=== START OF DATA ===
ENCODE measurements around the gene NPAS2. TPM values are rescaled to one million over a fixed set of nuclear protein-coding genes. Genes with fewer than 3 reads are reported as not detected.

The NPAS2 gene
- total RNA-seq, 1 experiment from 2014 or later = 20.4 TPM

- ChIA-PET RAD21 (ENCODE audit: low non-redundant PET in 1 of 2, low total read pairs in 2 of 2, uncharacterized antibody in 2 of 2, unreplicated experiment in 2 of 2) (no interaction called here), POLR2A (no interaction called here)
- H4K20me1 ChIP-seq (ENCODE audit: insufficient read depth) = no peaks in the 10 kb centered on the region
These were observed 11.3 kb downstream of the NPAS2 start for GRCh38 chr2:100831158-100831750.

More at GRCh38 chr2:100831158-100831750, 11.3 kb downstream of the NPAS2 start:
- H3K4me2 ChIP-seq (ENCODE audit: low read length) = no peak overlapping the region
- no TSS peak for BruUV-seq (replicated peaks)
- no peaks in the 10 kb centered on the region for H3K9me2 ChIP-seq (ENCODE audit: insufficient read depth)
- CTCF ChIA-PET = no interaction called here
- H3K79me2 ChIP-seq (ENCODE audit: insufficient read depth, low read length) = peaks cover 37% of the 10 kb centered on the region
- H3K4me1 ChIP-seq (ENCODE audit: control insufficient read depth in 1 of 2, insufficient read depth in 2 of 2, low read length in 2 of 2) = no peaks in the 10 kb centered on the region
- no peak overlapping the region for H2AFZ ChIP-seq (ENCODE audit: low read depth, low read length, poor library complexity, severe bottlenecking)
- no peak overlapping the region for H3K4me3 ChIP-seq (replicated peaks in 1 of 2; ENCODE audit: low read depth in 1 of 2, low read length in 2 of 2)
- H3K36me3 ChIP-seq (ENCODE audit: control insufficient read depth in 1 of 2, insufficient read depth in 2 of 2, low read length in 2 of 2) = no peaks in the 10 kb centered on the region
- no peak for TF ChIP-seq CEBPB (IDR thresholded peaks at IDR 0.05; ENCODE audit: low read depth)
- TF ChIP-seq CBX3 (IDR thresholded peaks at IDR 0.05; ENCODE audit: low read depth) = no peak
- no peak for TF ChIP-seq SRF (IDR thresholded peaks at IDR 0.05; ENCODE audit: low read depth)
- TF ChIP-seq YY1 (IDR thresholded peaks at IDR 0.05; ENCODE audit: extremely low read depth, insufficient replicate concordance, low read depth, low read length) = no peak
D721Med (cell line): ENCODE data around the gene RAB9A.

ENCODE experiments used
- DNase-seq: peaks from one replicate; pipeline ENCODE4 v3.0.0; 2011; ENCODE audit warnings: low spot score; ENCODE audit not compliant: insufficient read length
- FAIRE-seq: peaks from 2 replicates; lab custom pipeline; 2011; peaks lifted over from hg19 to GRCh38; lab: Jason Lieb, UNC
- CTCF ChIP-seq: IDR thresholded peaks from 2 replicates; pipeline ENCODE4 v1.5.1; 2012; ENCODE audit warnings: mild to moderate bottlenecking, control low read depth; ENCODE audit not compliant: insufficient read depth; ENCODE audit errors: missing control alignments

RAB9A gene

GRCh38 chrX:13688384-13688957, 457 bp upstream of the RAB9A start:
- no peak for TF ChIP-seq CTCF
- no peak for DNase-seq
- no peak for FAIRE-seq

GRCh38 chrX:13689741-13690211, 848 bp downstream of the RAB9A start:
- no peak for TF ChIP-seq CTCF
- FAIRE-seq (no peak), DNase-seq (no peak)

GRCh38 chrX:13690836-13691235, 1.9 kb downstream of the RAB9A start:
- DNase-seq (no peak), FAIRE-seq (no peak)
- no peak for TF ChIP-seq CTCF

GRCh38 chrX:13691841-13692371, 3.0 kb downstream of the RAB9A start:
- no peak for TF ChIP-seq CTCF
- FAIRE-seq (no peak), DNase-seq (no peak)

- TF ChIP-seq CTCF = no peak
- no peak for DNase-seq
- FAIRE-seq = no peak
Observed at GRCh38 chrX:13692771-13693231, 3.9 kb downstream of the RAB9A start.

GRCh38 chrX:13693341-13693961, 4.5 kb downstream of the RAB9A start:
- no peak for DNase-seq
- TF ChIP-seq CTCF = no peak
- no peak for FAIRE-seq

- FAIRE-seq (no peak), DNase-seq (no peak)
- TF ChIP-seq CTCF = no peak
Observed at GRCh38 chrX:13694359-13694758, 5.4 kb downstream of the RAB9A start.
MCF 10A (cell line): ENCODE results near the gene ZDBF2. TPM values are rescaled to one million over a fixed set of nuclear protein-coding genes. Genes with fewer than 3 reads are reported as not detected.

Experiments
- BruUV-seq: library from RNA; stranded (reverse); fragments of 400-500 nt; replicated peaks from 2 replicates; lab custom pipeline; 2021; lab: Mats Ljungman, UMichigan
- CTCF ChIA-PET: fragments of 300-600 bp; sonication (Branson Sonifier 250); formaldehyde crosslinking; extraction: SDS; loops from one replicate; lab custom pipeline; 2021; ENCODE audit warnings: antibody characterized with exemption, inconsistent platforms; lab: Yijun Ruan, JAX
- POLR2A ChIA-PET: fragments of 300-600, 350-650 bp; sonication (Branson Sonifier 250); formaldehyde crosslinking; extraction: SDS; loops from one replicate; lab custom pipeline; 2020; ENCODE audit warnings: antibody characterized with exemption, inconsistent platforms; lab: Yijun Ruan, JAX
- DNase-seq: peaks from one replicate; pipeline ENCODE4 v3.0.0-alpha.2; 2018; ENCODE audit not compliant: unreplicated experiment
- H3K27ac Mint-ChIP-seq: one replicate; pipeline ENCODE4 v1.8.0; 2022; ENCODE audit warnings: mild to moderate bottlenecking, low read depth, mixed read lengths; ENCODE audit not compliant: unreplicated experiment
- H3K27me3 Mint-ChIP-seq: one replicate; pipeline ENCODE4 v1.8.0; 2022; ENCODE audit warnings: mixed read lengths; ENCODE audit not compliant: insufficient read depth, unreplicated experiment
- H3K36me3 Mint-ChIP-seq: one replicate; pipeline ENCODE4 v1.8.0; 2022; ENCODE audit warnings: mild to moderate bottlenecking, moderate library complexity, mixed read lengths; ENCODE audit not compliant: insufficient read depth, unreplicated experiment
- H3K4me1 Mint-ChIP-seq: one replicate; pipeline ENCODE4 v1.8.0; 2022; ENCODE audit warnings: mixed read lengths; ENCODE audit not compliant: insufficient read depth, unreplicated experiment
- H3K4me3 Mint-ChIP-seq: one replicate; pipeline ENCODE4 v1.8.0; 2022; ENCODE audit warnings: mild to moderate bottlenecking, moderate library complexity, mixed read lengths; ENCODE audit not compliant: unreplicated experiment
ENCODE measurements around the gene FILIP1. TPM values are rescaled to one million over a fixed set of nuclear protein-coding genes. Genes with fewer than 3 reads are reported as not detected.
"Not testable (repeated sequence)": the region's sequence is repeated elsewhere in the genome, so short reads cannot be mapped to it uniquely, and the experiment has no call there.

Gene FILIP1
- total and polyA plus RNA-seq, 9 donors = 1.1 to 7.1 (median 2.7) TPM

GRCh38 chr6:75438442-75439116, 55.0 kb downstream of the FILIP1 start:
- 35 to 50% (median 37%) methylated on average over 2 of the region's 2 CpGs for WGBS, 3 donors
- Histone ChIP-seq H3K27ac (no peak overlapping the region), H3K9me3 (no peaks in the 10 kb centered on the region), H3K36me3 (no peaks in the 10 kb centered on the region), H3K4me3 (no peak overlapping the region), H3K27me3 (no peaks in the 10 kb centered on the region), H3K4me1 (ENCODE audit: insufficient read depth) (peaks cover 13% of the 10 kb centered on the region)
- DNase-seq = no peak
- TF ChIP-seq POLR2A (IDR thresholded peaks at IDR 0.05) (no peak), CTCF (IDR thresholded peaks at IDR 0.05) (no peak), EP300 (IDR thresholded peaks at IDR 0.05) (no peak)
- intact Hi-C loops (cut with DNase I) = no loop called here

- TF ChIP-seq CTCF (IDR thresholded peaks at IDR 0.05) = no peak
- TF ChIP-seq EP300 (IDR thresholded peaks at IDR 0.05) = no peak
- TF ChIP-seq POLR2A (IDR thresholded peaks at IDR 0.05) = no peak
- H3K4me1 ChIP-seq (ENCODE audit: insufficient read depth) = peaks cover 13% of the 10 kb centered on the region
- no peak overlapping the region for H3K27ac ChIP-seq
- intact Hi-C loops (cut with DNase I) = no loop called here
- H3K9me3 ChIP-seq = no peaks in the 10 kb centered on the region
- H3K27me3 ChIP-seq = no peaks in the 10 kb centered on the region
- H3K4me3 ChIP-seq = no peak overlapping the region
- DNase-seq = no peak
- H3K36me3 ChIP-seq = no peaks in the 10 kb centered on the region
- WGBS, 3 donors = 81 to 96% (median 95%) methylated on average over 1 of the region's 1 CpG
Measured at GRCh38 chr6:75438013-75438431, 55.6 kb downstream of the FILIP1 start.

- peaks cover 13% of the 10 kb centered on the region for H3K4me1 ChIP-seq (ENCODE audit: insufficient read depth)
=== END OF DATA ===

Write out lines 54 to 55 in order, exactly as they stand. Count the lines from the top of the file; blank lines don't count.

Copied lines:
- CTCF ChIA-PET: fragments of 300-600 bp; sonication (Branson Sonifier 250); formaldehyde crosslinking; extraction: SDS; loops from one replicate; lab custom pipeline; 2021; ENCODE audit warnings: antibody characterized with exemption, inconsistent platforms; lab: Yijun Ruan, JAX
- POLR2A ChIA-PET: fragments of 300-600, 350-650 bp; sonication (Branson Sonifier 250); formaldehyde crosslinking; extraction: SDS; loops from one replicate; lab custom pipeline; 2020; ENCODE audit warnings: antibody characterized with exemption, inconsistent platforms; lab: Yijun Ruan, JAX